BACKGROUND OF THE INVENTION

Polycarbonate is a thermoplastic that has excellent mechanical properties such as impact resistance, heat resistance and transparency. Polycarbonate is widely used in many engineering applications.

Polycarbonates may be prepared by several processes (U.S. Pat. No. 6,177,536) including: i) Interfacial, wherein a multiphase reaction process a dihydroxy aromatic compound is first reacted with phosgene in the presence of a small amount of monohydroxy aromatic compound and then precipitated and dried to yield a polycarbonate powder; ii) A melt process in which phosgene is reacted with a monohydroxy aromatic compound in the presence of an alkaline catalyst to yield a carbonic diester that is polymerized in a multistage reactor in the presence of a dihydroxy aromatic compound to yield a molten polycarbonate; iii) A melt process in which a non phosgene route is used to obtain a carbonic diester that is polymerized in a multistage reactor in the presence of a dihydroxy aromatic compound to yield a molten polycarbonate (U.S. Pat. No. 5,525,701); and iv) A melt process in which a phosgene route is used to obtain an ester substituted diaryl carbonate that is polymerized in a multistage reactor in the presence of a dihydroxy aromatic compound to yield a molten polycarbonate (U.S. Pat. No. 4,323,668).

U.S. Pat. No. 4,323,668 describes a reaction between BPA and BMSC to produce BPA homopolymer polymers. The patent states that use of (ortho-alkoxycarbonylaryl) carbonate substrates provides—when contrasted with bis(ortho-haloaryl)carbonates—the following advantages: (1) improved transesterification reaction rate, (2) less polycarbonate color formation during the transesterification reaction, (3) milder transesterification reaction conditions including lower temperatures, (4) reduced amounts of carbonate substrate since only stoichiometric amounts or amounts slightly in excess are required for complete conversion of all dihydric phenol to polycarbonate, and (5) reduced or equivalent quantities of catalyst at improved reaction rate, temperature and pressure transesterification reaction conditions.

SUMMARY OF THE INVENTION

Applicants have determined that polycarbonate oligomers may be formed in an equilibration system at low temperature prior to being introduced to a polycondensation system. Thus, the present invention provides a method of preparing a polycarbonate oligomer mixture. In one embodiment the method comprises the steps of:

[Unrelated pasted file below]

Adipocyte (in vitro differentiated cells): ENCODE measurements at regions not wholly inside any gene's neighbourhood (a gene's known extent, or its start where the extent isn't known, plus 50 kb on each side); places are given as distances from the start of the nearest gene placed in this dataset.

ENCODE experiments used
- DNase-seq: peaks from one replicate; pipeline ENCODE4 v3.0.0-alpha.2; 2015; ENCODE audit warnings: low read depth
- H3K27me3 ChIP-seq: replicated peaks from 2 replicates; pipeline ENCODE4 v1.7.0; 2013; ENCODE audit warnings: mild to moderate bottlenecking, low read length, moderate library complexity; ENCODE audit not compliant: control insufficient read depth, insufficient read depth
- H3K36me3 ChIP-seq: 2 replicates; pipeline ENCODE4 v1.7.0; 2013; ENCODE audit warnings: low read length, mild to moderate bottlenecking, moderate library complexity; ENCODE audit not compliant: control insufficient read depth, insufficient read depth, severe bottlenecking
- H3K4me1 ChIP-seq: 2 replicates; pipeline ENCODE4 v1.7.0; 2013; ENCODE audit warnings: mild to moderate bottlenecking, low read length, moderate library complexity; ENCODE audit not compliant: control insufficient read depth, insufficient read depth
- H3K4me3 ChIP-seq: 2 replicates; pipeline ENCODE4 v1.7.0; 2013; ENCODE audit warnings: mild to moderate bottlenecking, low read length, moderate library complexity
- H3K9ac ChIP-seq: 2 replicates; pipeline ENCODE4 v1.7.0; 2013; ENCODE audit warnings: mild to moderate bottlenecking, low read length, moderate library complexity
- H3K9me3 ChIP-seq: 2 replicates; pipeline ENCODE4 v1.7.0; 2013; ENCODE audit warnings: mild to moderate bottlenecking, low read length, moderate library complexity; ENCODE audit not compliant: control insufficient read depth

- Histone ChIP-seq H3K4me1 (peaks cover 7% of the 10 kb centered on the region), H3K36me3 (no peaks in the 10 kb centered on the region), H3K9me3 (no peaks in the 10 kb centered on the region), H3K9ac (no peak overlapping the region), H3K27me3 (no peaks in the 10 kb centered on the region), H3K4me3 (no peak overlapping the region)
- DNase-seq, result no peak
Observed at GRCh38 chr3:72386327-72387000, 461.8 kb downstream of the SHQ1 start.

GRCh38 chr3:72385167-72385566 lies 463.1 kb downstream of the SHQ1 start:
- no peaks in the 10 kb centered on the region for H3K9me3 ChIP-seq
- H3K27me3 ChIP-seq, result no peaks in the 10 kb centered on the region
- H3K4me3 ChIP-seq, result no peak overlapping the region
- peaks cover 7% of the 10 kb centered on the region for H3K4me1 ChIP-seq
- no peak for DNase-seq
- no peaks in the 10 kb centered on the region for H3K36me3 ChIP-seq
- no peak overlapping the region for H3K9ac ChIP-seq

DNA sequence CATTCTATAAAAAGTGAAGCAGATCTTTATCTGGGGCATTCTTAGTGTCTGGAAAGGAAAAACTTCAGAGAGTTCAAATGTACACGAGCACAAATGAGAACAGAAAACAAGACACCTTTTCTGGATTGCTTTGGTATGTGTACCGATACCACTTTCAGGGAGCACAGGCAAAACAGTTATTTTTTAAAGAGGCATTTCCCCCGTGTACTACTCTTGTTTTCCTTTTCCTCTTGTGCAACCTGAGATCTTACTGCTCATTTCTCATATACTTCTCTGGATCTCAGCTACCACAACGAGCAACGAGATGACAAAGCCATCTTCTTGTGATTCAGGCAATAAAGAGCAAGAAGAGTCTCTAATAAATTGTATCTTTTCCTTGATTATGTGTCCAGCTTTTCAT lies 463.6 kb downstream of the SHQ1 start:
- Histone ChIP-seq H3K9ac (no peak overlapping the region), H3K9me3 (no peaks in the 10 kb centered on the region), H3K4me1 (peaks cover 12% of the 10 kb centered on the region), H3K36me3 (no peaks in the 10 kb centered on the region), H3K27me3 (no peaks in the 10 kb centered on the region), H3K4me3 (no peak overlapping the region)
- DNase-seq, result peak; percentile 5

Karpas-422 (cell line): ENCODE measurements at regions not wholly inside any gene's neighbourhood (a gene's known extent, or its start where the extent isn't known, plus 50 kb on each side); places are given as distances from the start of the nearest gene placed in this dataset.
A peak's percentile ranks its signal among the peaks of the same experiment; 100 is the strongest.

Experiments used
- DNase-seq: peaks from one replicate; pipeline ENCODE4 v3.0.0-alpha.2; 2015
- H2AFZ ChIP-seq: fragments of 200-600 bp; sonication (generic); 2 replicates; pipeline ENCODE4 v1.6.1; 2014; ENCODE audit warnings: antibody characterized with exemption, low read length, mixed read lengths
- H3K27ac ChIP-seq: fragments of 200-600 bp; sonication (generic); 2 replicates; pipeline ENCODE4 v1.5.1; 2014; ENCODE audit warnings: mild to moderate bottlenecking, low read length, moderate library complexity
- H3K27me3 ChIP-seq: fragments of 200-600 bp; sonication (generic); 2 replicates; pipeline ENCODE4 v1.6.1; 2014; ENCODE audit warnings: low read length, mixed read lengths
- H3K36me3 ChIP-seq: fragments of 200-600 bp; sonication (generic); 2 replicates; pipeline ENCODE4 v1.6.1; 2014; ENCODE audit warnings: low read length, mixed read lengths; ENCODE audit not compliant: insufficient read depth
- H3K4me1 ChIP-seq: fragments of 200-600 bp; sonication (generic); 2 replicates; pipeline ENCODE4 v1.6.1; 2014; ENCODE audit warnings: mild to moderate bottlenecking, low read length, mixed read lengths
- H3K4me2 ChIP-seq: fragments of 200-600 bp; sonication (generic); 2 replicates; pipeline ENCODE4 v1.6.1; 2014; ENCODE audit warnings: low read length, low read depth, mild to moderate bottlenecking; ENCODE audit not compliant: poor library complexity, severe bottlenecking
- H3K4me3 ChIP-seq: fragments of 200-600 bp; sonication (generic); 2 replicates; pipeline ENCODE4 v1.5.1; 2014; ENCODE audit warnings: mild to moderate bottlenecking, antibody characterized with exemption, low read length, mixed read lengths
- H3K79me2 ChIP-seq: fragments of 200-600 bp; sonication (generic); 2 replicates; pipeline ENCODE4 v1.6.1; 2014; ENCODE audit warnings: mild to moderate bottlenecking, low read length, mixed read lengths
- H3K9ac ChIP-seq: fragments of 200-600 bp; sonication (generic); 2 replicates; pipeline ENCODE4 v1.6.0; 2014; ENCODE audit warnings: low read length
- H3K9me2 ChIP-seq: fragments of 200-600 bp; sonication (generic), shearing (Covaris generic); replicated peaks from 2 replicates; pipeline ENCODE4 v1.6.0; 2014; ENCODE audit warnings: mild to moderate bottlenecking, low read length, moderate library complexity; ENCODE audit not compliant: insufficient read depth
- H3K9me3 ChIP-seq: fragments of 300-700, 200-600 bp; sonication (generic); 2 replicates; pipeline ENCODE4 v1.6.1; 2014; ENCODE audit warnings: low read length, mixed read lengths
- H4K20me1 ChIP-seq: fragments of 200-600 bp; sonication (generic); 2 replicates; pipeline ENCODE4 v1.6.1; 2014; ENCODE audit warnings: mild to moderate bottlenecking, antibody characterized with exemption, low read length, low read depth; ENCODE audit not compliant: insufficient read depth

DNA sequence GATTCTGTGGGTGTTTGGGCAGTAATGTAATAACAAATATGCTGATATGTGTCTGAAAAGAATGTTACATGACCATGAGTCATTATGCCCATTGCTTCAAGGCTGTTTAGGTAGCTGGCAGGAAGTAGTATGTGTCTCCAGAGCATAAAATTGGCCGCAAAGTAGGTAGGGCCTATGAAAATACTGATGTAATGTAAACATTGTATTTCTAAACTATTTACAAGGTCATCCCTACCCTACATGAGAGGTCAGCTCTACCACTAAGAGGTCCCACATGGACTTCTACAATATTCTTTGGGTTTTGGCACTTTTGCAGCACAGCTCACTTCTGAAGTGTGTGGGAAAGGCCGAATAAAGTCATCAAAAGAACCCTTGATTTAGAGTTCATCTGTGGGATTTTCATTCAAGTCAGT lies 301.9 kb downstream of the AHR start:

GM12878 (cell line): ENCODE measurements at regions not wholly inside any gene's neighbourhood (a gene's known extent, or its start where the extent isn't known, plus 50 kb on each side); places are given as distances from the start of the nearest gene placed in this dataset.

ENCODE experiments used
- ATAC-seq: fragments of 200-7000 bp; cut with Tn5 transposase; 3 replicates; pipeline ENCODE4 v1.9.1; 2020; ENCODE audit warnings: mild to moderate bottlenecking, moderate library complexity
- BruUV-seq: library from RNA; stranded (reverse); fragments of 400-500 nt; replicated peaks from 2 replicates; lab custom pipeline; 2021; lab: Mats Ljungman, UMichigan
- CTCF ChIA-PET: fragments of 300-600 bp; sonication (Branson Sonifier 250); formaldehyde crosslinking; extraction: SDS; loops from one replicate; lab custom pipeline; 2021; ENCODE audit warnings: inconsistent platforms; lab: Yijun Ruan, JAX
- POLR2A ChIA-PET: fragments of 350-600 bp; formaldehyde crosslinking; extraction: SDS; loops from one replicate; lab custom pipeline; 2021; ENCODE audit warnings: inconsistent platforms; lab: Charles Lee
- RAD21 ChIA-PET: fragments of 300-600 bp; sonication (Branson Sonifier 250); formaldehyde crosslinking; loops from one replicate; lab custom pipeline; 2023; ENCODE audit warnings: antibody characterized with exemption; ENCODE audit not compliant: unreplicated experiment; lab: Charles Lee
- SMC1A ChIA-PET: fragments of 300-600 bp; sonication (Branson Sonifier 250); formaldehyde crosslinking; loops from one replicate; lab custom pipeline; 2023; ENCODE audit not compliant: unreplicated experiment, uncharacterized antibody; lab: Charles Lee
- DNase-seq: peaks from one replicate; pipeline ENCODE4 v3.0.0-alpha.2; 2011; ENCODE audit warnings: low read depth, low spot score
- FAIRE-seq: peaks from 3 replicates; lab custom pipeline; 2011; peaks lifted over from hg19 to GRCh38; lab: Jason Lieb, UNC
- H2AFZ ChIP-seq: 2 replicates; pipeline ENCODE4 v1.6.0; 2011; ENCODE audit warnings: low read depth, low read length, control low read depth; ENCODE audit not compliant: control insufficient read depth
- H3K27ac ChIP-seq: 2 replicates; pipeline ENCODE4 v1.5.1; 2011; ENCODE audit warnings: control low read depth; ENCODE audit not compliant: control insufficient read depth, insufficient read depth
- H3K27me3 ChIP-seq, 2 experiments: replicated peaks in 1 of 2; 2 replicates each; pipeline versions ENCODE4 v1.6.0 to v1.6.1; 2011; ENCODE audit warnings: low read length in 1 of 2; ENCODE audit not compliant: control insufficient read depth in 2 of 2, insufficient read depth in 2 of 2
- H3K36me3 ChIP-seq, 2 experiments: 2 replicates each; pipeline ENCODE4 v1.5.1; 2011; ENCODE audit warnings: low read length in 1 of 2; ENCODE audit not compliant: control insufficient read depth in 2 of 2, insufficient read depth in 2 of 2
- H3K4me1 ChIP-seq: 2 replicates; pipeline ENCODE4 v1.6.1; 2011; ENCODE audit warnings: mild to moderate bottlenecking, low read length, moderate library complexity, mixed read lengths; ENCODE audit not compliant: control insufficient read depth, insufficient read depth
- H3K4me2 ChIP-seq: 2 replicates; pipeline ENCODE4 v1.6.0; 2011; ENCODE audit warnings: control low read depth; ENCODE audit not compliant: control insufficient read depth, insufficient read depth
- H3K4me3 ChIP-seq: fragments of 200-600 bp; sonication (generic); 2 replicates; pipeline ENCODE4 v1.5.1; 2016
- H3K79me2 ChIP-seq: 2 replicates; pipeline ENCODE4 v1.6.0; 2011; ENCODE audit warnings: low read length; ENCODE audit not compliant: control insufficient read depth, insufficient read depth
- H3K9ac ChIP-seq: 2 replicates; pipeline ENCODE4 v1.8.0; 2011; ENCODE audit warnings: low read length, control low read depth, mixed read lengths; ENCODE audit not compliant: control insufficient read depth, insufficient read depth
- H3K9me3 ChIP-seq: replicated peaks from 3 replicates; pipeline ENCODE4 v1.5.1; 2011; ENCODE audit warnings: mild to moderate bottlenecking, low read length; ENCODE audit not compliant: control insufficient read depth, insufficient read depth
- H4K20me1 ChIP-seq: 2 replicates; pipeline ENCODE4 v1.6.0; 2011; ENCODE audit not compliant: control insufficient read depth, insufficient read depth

• (a) providing an equilibration system comprising a vessel, a reaction mixture contained within the vessel, and means for mixing the reaction mixture contained within the vessel wherein the reaction mixture comprises,
      • i. a melted activated diaryl carbonate composition, and
      • ii. a catalyst present in sufficient amount to initiate an oligomerization reaction between a dihydroxy composition and the activated diaryl carbonate to form polycarbonate oligomers,
    • (b) introducing a melted dihydroxy composition to the reaction mixture contained within the equilibration system,
    • (c) maintaining the reaction mixture contained within the vessel at an oligomerization temperature, said oligomerization temperature being below the melting point of the dihydroxy composition, and sufficiently high to allow formation of a homogeneous melt within the vessel, and
    • (d) continuously drawing off a product stream from the equilibration system, wherein the product stream comprises a polycarbonate oligomer mixture.

The present invention is an improvement over the prior art. The polycarbonate oligomer stream produced by the method of this invention has the benefit of being produced in a continuous process. Further, the dihydroxy composition is melted prior to its combination with an activated diaryl carbonate composition and a catalyst. This step helps to ensure that random polymerization occurs in the event that the dihydroxy composition comprises more than one monomer residue. The melting occurs in a way to minimize degradation of the dihydroxy composition which results in a final polycarbonate with improved color as compared to a process where degradation of the monomer occurs during melting. Further, by producing an oligomeric mixture at temperatures below the melting point of the individual monomers and maintaining low residence times in the equilibration system, by-product formation is minimized.

BRIEF DESCRIPTION OF THE DRAWINGS

FIG. 1 shows an apparatus for practicing an embodiment of the invention.

DETAILED DESCRIPTION OF THE INVENTION

The present invention may be understood more readily by reference to the following detailed description of preferred embodiments of the invention and the examples included therein.